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Aug. 9, 2022

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Working in Clark County: Edward Eley, bicycle mechanic and owner of Rollin Right Repairs

By , Columbian Staff writer, news assistant
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Edward Eley, 45, opened Rollin Right Repairs in 2017. The store has been filled wall-to-wall with bikes during the pandemic. "I have no idea," he said when asked how many bikes were in the shop. "Enough so I have a walkway that I can get in and out. With the year I've had, that's fine with me because that's manageable.
Edward Eley, 45, opened Rollin Right Repairs in 2017. The store has been filled wall-to-wall with bikes during the pandemic. "I have no idea," he said when asked how many bikes were in the shop. "Enough so I have a walkway that I can get in and out. With the year I've had, that's fine with me because that's manageable. They're not in my office or bathroom yet." (amanda cowan/The Columbian) Photo Gallery

Edward Eley might be one of the few with dirty hands during the pandemic.

His wife helps with some bookkeeping, but otherwise as the sole employee and owner of Rollin Right Repairs, Eley spends hours pulling bicycles apart. It’s not a pristine affair (though he stays sanitized).

“I’m just a grimy, dirty-finger mechanic,” he said with a laugh.

He has been especially busy during the pandemic, which provoked a “bicycle boom” across the nation. Comparing it to early pandemic days when people were hoarding toilet paper, resulting in empty grocery shelves, Eley said distribution of bikes and their parts have been affected all around the world because people want to ride.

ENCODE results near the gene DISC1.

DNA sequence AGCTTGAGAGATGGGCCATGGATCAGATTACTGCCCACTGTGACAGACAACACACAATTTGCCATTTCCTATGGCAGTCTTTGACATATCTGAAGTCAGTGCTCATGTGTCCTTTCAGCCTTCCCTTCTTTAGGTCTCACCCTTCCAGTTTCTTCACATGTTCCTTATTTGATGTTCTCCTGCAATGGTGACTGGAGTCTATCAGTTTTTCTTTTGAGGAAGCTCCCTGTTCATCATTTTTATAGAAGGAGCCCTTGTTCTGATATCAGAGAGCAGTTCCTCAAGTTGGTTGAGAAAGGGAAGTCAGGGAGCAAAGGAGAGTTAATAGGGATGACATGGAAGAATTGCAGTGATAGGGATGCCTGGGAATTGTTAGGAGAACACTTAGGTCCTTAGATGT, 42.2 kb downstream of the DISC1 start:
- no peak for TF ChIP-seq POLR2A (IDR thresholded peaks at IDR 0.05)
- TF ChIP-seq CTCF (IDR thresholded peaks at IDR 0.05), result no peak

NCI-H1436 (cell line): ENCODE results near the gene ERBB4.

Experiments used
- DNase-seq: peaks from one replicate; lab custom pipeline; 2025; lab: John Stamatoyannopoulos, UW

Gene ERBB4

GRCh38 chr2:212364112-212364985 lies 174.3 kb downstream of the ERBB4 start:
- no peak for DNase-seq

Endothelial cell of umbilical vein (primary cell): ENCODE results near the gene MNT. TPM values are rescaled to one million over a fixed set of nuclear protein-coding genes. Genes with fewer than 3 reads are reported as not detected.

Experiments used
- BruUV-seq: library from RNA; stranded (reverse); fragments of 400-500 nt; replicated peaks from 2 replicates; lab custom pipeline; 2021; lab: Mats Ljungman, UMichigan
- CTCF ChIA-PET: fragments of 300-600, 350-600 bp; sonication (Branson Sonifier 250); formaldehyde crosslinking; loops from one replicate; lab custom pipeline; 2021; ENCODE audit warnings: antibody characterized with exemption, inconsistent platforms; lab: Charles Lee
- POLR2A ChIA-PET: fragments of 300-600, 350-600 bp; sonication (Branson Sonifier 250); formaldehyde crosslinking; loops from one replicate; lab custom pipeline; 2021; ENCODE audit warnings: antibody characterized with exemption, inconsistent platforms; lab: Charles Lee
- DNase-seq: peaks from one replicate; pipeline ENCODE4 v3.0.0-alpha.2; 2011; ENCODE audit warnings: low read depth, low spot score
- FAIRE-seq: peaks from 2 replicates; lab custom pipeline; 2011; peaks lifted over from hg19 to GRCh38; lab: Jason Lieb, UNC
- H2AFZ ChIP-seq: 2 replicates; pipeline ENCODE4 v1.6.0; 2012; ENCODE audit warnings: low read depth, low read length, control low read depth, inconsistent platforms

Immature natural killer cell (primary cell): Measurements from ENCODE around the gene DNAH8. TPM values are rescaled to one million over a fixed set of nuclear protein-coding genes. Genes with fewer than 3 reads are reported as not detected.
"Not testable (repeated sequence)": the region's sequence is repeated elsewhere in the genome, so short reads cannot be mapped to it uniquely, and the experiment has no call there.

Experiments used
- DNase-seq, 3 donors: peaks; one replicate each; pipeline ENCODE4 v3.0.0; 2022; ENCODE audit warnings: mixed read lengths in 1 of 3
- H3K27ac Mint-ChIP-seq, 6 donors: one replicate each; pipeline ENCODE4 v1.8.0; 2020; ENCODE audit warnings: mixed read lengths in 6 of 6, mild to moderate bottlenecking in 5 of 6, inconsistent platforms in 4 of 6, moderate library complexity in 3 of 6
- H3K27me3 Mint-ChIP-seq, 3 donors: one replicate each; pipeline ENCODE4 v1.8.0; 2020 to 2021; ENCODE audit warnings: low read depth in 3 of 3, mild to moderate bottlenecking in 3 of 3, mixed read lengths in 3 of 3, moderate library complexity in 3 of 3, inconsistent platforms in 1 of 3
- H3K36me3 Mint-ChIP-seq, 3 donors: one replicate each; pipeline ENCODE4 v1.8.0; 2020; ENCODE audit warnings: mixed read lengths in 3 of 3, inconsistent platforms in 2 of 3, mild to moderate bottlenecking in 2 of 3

“We thought getting toilet paper last April was hard; the bike industry, I don’t know when I’m going to see seats. Like comfortable seats, like a bread-and-butter kind of seat. I do a lot of general bikes (versus high-end bikes for athletes) and everyone wants a comfortable seat. Those go like hotcakes,” he said. His shop is lined wall-to-wall with bikes awaiting services like a tune up.

Though he only opened Rollin Right Repairs in 2017, Eley, 45, has worked on bicycles for 20 years. Growing up in the Bay Area, he moved to the Pacific Northwest in the late 1990s. He started working at a coffee shop, which happened to be located near a bike store. He called falling into bike repair an accident.

“I realized I didn’t like going to work at 4 a.m.,” he said. “I wasn’t a hardcore cyclist guy, but I owned a bike. I took a chance – I liked it.”

Rollin Right Repairs

11015 N.E. Burton Road, Vancouver.



Number of employees: 1.

Bureau of Labor Statistics job outlook: The  bureau doesn’t track information about bicycle repairers in detail, but does project a 5-percent growth rate through 2029, according to 2019 data. The average wage for a bicycle repairer in the Portland-Vancouver-Hillsboro, Ore. metro area was $15.59 per hour or $32,420 per year.

The Columbian caught up with Eley to learn more.

When and why did you create your own shop?

That was 2017; before that, I was working for a place in Vancouver. I decided to break away and create my own shop. I wanted to have my own spot, you know? It was time to break free and not live from paycheck to paycheck.

Do you sell bikes in addition to repairing them?